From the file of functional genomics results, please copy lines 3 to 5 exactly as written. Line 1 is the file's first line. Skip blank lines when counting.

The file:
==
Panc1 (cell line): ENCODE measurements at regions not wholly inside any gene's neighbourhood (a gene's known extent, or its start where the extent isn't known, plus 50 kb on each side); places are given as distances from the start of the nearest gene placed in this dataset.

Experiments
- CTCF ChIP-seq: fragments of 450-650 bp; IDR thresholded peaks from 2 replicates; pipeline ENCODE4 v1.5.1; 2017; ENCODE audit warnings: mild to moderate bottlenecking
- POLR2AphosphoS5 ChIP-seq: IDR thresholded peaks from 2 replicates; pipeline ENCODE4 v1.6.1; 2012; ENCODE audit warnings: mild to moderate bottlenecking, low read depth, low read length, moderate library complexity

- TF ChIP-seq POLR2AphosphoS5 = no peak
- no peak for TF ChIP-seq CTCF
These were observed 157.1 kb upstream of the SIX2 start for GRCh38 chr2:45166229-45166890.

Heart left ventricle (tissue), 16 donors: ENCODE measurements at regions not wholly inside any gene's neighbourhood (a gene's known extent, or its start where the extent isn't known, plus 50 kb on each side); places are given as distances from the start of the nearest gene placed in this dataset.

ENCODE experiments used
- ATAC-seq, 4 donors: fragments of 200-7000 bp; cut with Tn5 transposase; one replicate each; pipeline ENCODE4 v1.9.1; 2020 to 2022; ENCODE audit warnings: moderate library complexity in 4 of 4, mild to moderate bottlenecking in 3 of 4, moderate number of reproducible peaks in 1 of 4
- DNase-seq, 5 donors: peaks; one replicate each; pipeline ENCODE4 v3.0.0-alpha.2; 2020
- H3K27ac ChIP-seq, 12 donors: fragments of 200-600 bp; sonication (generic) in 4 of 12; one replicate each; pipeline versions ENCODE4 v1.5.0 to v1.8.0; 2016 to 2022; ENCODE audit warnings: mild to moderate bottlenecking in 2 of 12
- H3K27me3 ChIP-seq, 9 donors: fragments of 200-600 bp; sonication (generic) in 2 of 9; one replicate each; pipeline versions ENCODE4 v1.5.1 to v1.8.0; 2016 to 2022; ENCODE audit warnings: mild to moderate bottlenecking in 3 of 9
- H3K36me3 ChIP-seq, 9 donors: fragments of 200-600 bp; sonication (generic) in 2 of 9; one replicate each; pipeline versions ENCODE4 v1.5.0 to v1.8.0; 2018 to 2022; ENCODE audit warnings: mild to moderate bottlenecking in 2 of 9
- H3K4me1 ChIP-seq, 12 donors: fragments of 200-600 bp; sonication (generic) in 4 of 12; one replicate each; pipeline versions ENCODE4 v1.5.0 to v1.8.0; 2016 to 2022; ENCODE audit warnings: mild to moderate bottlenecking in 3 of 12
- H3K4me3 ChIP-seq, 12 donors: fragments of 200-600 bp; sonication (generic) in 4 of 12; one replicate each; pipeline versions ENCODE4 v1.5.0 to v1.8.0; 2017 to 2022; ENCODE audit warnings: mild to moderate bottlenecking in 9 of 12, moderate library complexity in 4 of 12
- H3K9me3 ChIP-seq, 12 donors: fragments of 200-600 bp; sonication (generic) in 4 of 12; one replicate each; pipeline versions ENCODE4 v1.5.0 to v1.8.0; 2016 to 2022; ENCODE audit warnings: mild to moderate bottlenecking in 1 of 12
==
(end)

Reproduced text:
- CTCF ChIP-seq: fragments of 450-650 bp; IDR thresholded peaks from 2 replicates; pipeline ENCODE4 v1.5.1; 2017; ENCODE audit warnings: mild to moderate bottlenecking
- POLR2AphosphoS5 ChIP-seq: IDR thresholded peaks from 2 replicates; pipeline ENCODE4 v1.6.1; 2012; ENCODE audit warnings: mild to moderate bottlenecking, low read depth, low read length, moderate library complexity

- TF ChIP-seq POLR2AphosphoS5 = no peak